“Blue and white wares” (in Chinese 青花 qīng-huā) designate white pottery and porcelain decorated under the glaze with a blue pigment, generally cobalt oxide. The decoration is commonly applied by hand, by stenciling or by transfer-printing, though other methods of application have also been used.
The first blue and white wares were as early as the ninth century in Henan province, China; although there were shards found there, the only three pieces of complete “Tang blue and white” in the world were recovered from Indonesian Belitung shipwreck in 1998 and later sold to Singapore. In the early fourteenth century mass-production of fine, translucent, blue and white porcelain started at Jingdezhen, sometimes called the porcelain capital of China. Chinese blue and white porcelain was once-fired: after the porcelain body was dried, decorated with refined cobalt-blue pigment mixed with water and applied using a brush, coated with a clear glaze and fired at high temperature. Production of blue and white wares has continued at Jingdezhen to this day. Blue and white porcelain made at Jingdezhen probably reached the height of its technical excellence during the reign of the Kangxi emperor of the Qing Dynasty (reigned 1661 to 1722).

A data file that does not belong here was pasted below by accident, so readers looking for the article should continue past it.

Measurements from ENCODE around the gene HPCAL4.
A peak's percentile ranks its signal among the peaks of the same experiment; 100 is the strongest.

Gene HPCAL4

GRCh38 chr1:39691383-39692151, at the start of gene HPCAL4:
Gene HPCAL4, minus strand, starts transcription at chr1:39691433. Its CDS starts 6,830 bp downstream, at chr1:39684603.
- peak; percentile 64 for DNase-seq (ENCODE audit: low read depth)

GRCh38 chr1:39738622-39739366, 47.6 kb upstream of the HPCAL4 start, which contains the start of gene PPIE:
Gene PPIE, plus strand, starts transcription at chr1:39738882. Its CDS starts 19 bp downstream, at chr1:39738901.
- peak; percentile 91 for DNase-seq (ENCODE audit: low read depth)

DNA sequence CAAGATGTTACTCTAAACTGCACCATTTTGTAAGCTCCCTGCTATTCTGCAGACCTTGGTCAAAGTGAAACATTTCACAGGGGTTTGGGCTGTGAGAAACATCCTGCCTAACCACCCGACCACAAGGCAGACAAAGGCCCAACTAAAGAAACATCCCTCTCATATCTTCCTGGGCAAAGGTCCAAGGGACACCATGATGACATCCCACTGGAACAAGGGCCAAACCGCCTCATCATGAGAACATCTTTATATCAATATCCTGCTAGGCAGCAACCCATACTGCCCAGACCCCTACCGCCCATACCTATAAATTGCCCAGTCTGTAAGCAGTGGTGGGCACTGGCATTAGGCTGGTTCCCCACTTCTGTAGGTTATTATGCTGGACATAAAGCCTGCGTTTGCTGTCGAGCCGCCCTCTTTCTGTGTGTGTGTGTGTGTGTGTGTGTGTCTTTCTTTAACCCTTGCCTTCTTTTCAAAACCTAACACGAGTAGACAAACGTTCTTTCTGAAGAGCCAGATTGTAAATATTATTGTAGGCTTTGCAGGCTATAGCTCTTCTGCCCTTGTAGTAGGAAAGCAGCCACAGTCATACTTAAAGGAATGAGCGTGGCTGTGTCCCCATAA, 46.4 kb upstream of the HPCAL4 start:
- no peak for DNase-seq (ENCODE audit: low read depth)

At Rakar in Overland Park, we have a large selection of Blue and White pottery. Come in and check it out!